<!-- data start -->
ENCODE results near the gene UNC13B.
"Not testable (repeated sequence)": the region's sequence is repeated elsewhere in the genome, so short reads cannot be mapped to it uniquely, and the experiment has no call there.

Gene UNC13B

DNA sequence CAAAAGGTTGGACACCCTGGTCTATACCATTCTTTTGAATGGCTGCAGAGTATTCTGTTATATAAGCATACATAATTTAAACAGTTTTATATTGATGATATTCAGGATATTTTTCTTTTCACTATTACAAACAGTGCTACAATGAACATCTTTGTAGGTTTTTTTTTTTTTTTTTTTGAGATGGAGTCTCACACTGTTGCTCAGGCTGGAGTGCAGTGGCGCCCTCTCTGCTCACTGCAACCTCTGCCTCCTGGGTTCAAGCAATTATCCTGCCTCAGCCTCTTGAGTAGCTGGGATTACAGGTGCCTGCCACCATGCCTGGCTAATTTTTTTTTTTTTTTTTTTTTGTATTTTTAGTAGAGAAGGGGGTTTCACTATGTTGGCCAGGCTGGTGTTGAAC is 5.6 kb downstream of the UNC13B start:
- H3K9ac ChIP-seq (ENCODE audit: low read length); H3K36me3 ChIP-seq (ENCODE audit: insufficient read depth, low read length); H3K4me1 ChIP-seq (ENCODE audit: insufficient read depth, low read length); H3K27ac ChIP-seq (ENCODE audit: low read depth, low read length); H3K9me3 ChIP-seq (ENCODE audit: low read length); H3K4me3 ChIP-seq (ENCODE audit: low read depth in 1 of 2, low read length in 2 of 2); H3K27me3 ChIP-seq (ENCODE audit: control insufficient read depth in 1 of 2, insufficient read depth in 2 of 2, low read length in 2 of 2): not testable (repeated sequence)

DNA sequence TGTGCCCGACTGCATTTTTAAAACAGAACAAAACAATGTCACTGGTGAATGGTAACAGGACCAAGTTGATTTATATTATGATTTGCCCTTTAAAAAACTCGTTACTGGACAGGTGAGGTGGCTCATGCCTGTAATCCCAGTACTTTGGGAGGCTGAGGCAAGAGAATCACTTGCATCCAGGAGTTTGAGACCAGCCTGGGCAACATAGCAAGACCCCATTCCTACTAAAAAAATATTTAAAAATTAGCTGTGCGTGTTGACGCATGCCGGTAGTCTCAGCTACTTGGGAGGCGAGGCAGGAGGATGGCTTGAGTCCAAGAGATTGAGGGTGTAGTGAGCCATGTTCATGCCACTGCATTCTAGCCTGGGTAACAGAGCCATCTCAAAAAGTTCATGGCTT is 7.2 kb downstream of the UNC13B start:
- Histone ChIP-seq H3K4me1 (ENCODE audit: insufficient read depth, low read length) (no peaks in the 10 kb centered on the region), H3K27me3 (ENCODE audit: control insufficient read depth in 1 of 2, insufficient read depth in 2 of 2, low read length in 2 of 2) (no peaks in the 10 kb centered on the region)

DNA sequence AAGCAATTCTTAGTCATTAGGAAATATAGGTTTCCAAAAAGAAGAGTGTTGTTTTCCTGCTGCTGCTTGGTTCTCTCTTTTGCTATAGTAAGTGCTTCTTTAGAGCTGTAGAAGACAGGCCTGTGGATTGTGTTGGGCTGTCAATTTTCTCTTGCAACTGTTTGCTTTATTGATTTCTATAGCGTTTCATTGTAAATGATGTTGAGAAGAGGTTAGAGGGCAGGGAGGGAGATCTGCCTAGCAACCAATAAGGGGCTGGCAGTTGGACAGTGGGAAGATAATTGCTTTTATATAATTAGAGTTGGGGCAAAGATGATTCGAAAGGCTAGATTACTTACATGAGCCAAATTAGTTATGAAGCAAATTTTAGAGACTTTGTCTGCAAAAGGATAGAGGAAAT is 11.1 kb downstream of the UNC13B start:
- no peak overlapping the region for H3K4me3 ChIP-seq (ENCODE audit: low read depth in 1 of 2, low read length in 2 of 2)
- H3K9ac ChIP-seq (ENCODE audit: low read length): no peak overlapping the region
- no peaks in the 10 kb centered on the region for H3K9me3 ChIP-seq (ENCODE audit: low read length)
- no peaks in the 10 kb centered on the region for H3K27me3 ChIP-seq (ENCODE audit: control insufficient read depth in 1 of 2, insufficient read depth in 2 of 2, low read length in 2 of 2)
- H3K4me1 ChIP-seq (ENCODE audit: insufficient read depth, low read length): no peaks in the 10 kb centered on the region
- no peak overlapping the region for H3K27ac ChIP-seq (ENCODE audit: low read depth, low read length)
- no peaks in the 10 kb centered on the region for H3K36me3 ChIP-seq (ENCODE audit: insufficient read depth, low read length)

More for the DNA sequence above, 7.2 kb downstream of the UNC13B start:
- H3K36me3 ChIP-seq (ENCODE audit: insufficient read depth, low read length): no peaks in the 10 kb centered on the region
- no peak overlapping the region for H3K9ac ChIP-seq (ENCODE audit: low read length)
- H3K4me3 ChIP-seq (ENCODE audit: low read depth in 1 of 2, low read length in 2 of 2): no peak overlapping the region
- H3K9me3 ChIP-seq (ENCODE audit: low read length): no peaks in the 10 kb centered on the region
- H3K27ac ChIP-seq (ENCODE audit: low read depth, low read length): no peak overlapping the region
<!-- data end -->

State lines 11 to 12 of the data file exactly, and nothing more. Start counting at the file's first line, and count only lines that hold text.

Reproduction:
- no peaks in the 10 kb centered on the region for H3K9me3 ChIP-seq (ENCODE audit: low read length)
- no peaks in the 10 kb centered on the region for H3K27me3 ChIP-seq (ENCODE audit: control insufficient read depth in 1 of 2, insufficient read depth in 2 of 2, low read length in 2 of 2)